Top environmental campaigner George Monbiot has publicly disclosed his laundry list in order to show how transparent he is.
This is a comprehensive list of my sources of income, and any hospitality or gifts I receive (except from family and friends), beginning in September 2011.
I have opened this registry because I believe that journalists should live by the standards they demand of others, among which are accountability and transparency. One of the most important questions in public life, which is asked less often than it should be, is “who pays?”.
All well and good, though we might wonder who his friends are, and how much they have given him.
I believe that everyone who steps into public life should be obliged to show on whose behalf they are speaking: in other words who is paying them, and how much. I would like to see journalists, like MPs, become subject to a mandatory register of interests. But until that time I hope to encourage other journalists to declare the sources of their income voluntarily – by declaring mine.A mandatory register for journalists sounds like a very scary idea to me, and we shouldn't be surprised that the likes of Monbiot support it.
But for key decision makers in the public sector, our supposed servants, it does seem appropriate to insist on transparency. Delingpole provides a rather shocking example:
Thanks to FOIA requests from the American Tradition Institute's Chris Horner we are learning more and more about the vast sums of luvverly dosh to be made for those lucky enough to be on the "correct" (ie Establishment) side of the global warming argument. For Jim "coal fired power stations are factories of death" Hansen, AGW has proved a very nice little earner indeed.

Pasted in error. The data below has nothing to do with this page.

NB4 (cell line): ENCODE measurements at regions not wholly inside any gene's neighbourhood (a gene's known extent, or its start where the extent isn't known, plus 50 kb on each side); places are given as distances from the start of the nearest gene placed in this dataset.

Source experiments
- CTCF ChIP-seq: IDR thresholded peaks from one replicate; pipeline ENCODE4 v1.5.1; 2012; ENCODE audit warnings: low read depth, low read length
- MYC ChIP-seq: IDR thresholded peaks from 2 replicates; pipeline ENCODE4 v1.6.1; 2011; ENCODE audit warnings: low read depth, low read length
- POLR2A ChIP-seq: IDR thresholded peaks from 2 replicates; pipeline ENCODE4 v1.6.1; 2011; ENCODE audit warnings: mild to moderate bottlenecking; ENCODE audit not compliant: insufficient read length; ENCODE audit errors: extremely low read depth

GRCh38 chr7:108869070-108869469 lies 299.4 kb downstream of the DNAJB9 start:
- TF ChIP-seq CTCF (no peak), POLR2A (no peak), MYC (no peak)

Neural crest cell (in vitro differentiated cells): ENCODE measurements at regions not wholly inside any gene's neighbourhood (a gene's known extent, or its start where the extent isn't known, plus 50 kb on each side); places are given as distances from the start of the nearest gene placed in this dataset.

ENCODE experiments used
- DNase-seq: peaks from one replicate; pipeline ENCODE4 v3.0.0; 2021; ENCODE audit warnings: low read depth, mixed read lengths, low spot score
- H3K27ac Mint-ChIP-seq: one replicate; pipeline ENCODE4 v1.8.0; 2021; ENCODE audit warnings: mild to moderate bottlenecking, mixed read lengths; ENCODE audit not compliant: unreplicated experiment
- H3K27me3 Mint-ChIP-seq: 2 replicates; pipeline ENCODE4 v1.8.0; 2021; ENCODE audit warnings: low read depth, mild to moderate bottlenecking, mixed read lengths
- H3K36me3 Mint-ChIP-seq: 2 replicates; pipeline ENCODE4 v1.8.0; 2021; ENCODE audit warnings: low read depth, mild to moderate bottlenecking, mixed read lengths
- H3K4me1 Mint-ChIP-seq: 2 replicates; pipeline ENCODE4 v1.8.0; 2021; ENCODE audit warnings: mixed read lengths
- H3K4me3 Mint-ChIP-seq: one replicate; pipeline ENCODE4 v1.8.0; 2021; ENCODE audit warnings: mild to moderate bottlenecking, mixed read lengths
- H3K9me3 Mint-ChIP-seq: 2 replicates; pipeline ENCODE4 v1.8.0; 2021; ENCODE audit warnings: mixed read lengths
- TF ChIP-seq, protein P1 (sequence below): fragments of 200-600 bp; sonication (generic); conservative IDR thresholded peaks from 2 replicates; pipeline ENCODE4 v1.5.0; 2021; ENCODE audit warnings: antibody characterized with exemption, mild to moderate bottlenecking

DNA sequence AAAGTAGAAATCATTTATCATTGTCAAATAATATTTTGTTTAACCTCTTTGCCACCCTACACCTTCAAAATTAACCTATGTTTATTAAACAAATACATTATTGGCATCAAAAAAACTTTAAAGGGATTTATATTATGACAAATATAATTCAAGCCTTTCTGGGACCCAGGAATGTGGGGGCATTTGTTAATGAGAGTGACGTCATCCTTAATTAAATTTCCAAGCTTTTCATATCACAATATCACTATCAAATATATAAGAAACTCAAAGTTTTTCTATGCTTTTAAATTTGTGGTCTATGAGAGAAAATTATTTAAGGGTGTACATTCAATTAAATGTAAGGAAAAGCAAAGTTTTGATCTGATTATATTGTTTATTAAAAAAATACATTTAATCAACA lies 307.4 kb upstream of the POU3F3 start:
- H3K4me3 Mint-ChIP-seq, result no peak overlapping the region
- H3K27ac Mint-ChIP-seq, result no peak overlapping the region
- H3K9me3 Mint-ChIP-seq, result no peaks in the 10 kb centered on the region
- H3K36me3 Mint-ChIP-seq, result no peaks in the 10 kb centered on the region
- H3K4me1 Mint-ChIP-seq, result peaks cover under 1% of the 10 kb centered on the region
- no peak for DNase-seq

The lawsuit claims Hansen privately profited from his public job in violation of federal ethics rules, and NASA allowed him to do it because of his influence in the media and celebrity status among environmental groups, which rewarded him handsomely the last four years.
Gifts, speaking fees, prizes and consulting compensation include:
– A shared $1 million prize from the Dan David Foundation for his "profound contribution to humanity." Hansen's cut ranged from $333,000 to $500,000, Horner said, adding that the precise amount is not known because Hansen's publicly available financial disclosure form only shows the prize was "an amount in excess of $5,000."
– The 2010 Blue Planet prize worth $550,000 from the Asahi Glass Foundation, which recognizes efforts to solve environmental issues.
– The Sophie Prize for his "political activism," worth $100,000. The Sophie Prize is meant to "inspire people working towards a sustainable future."
– Speaking fees totaling $48,164 from a range of mostly environmental organizations.
– A $15,000 participation fee, waived by the W.J. Clinton Foundation for its 2009 Waterkeeper Conference.
– $720,000 in legal advice and media consulting services provided by The George Soros Open Society Institute. Hansen said he did not take "direct" support from Soros but accepted "pro bono legal advice."
Daniel Hannan has also picked up the story:
Oddly ... Monbiot says nothing about the money and influence on the other side. Yes, the oil, tobacco and (above all) pharma lobbies are active in politics – every day I spend as an MEP teaches me quite how active. Even more frenetic, however, are the poverty lobbyists and green NGOs: Oxfam, Friends of the Earth, War on Want, the WWF, Greenpeace and, not least, Christian Aid.
The global corporations and the global NGOs are mirror images of each other. Both distrust the democratic process, preferring to reach understandings with key opinion formers. Both, accordingly, love the EU, immediately intuiting that it was designed to be immune to public opinion. Yet, for some reason, most of those who complain about the anti-democratic tendencies of the multi-nationals have a blind spot when it comes to the eco-lobbies and anti-free-trade campaigns.